More than any other newspaper, the New York Times influences how policymakers, journalists and the general public understand important issues. Unfortunately, Times’ news reporters continue to misrepresent the Israeli/Palestinian conflict by failing to acknowledge the broad international consensus that Israel’s settlements and West Bank Wall violate international law. Times’ reporters instead present Palestinian and Israeli views using a “he said, she said” formula, without an appropriate framework to help readers evaluate competing claims.
These shortcomings came to a head last week in Steven Erlanger’s April 19, 2005 article, “Israel, on Its Own, Is Shaping the Borders of the West Bank”. The article’s thesis that, “the likely impact of the provisional new border on Palestinian life is, perhaps surprisingly, smaller than generally assumed,” was based on the flawed analysis of the Wall’s impact by David Makovsky. Makovsky, a former Editor of the right-wing Jerusalem Post, is now a Senior Fellow at The Washington Institute for Near East Policy, a spinoff from the right-wing American Israeli Public Affairs Committee(AIPAC). On top of paraphrasing Makovsky’s arguments, Erlanger quotes 144 words from Makovsky, versus only 23 words from Palestinian negotiator Saeb Erekat.
“The land between the green line and the barrier is 8 percent of the West Bank,” Erlanger reported. He happily added that, “Eight percent is half of what the figure was last summer,” ignoring the reality that Palestinians don’t accept Israeli annexation of any of their land,
Erlanger wrote that the revised Wall “route has sharply reduced the number of Palestinians caught inside the barrier: fewer than 10,000 of the two million Palestinians in the West Bank.” He then added caveats – 10,000 does not include Wall impacts on 195,000 Palestinian residents of East Jerusalem, the Wall has cut off most of the Palestinians’ best agricultural land, and the Israeli army can completely seal off Palestinian towns like Qalqilya that the Wall nearly surrounds. Though Erlanger never admits this, these caveats add hundreds of thousands of Palestinians negatively impacted by the Wall, making Makovsky’s figure of 10,000 Palestinians totally misleading.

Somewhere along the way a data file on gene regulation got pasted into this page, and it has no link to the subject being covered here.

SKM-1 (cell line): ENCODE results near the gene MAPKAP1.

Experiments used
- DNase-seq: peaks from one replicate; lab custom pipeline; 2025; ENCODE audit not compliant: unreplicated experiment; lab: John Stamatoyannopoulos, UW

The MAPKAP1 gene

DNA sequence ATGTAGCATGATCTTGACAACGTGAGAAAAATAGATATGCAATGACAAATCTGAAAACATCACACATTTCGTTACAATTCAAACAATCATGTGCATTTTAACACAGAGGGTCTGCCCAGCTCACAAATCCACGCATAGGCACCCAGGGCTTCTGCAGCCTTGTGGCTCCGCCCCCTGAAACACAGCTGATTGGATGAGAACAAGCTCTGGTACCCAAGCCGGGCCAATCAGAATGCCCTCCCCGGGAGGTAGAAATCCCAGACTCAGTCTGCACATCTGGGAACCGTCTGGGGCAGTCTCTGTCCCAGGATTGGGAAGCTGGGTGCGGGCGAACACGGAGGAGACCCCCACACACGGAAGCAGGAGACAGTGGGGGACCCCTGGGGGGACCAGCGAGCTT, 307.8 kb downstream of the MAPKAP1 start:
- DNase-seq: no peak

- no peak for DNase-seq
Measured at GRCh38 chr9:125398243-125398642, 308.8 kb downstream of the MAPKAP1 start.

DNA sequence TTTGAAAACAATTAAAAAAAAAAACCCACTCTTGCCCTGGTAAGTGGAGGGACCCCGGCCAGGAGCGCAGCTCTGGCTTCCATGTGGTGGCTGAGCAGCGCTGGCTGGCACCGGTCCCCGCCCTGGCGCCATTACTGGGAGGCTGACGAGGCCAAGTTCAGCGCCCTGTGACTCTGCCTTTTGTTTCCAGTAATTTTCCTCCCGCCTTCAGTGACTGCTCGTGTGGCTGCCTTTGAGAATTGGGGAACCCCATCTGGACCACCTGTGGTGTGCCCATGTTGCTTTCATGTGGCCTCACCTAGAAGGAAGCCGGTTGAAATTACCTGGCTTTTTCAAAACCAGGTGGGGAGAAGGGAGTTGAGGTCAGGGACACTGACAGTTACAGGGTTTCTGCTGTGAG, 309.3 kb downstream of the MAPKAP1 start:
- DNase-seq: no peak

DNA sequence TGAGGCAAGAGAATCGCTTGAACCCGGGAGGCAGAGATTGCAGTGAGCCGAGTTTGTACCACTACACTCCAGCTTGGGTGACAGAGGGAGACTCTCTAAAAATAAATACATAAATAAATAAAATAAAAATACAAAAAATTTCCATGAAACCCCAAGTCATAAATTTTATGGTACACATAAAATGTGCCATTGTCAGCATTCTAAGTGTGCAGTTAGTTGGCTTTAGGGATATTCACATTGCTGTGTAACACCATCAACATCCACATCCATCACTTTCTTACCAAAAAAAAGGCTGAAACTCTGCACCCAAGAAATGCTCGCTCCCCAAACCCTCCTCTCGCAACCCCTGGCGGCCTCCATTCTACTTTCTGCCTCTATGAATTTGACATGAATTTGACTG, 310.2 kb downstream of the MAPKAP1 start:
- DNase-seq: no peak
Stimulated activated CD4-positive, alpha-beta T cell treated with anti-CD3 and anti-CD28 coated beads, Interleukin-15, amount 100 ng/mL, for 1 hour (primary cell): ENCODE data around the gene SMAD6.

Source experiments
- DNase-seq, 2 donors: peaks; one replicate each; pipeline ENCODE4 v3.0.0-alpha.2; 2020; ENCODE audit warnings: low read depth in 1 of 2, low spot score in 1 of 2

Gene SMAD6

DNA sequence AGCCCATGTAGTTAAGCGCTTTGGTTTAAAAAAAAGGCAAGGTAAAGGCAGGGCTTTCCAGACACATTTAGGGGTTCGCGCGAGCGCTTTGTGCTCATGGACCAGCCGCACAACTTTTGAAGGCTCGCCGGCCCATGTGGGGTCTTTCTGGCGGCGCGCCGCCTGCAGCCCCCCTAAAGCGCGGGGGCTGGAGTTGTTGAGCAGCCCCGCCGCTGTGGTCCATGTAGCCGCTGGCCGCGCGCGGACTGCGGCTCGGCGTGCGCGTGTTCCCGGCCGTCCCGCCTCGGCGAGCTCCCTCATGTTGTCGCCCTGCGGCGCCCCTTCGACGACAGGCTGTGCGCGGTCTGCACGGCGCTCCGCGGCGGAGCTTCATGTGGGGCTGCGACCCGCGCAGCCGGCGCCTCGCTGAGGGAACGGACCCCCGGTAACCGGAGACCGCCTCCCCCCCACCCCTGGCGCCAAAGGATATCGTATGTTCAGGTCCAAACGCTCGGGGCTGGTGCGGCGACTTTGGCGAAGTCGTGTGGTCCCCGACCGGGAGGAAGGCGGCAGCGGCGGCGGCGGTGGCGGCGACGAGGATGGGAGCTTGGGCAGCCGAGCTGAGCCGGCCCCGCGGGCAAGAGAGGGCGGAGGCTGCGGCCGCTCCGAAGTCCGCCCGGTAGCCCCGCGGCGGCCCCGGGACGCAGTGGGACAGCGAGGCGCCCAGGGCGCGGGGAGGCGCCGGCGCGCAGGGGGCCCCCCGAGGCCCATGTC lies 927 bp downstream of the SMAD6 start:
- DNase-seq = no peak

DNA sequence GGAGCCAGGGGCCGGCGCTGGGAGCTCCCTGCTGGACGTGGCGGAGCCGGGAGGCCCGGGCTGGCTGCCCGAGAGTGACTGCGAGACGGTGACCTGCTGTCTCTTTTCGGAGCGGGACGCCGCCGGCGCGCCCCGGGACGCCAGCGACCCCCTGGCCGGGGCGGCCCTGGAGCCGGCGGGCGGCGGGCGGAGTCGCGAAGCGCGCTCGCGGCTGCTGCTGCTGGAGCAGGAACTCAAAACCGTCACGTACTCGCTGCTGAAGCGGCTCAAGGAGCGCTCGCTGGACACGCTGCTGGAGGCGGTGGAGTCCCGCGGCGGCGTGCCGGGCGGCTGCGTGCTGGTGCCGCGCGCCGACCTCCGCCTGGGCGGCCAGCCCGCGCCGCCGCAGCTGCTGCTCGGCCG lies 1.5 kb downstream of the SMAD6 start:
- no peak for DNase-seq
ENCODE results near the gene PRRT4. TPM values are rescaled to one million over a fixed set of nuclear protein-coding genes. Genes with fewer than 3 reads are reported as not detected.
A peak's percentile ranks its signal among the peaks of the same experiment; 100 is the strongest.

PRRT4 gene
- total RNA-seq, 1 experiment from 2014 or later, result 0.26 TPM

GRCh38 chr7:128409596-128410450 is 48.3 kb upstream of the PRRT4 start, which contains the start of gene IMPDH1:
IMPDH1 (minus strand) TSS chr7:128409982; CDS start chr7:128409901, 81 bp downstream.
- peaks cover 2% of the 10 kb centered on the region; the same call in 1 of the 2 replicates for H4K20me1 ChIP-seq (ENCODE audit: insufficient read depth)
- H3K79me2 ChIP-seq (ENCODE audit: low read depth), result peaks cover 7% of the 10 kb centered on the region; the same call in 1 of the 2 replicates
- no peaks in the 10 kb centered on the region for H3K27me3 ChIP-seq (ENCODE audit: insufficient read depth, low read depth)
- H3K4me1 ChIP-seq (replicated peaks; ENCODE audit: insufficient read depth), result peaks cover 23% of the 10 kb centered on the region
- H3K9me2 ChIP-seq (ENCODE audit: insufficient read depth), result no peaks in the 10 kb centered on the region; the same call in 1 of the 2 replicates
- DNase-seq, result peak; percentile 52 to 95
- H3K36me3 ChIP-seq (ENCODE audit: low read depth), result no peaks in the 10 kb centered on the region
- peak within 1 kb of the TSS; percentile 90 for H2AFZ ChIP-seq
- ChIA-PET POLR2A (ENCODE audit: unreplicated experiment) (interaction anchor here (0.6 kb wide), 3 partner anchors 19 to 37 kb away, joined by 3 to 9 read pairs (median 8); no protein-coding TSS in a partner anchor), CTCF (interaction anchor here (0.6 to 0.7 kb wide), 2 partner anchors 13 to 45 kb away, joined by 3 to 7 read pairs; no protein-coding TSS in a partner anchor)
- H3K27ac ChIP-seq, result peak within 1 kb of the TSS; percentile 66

Erlanger notes three times that Israeli annexation of 8% of the West Bank is close to the 5% that President Bill Clinton supposedly proposed in 2000. The emphasis on annexing 5% – 8% of the West Bank serves Makovsky’s partisan political agenda – lowering the bar for expectations of what constitutes a just resolution.
However, there is no justification for “lowering the bar” when international law requires that Israel withdraw from the entire West Bank, including East Jerusalem, and the Gaza Strip. Furthermore, analysts like Jeff Halper of the Israeli Committee Against Home Demolition have explained repeatedly that Israeli annexation of a strategic 5% of the West Bank will leave Israel in control of the West Bank, and prevent the establishment of a viable Palestinian state.
There is a widespread consensus that international law provides a viable framework to address most elements of the conflict. The Times, however, studiously avoids mentioning international law, even the 2004 ruling by the International Court of Justice (ICJ), the world’s highest legal body, that construction of the Wall on Palestinian land is illegal.
Coverage of the settlements is similar. Erlanger wrote that Palestinians “argue that all Israeli settlements beyond the green line are illegal.” He neglected to mention that the United Nations Security Council, the ICJ, Amnesty International, Human Rights Watch, the respected Israeli human rights organization B’Tselem and even the United States government in the 1970s and 80s, all stated that all Israeli settlements violate international law. This broad consensus is firmly rooted in the Fourth Geneva Convention which clearly defines Israel’s obligations as an occupying power.
After Erlanger’s article, Michael Brown of Partners for Peace suggested to the Times that it note in articles that UN Security Council resolutions declare all Israeli settlements illegal. Daniel Okrent, the Times Public Editor responded in his April 24, 2005 column “The Hottest Button: How the Times Covers Israel/Palestine,” by quoting the Times Deputy Foreign Editor Ethan Bronner who said, “We view ourselves as neutral and unbound by such judgments. We cite them, but we do not live by them.” “In 1975, when the U.N. General Assembly labeled Zionism as racism, would it have been logical for The Times to repeat that description as fact from then on? Obviously not. We take note of official views, but we don’t adopt them as our own.’”
However, Brown’s complaint was not that the Times doesn’t adopt the “official views”, but rather that the Times doesn’t even cite them. Furthermore, Bronner’s counterexample was disingenuous. The UN resolution labeling Zionism a form of racism was only a non-binding General Assembly resolution and lacked the broad international support of the condemnations of Israeli settlements.
On a positive note, Daniel Okrent left the door open to improving the Times coverage of Israel/Palestine. In response to the observation that a Ramallah-based correspondent might see the conflict differently from those based in West Jerusalem, Okrent wrote, “The Times ought to give it a try.” Readers should hold the Times to Okrent’s proposal.
Readers were so frustrated by these recent articles that the Times likely received a large volume of critical letters. Israel’s disproportionate power relative to the Palestinians has contributed to the domination of the Israeli narrative in the media. However, mobilized citizens demanding that the media acknowledge international law in Israel/Palestine have justice on their side, giving them a power that could shift the balance and improve coverage.
Keep those letters coming.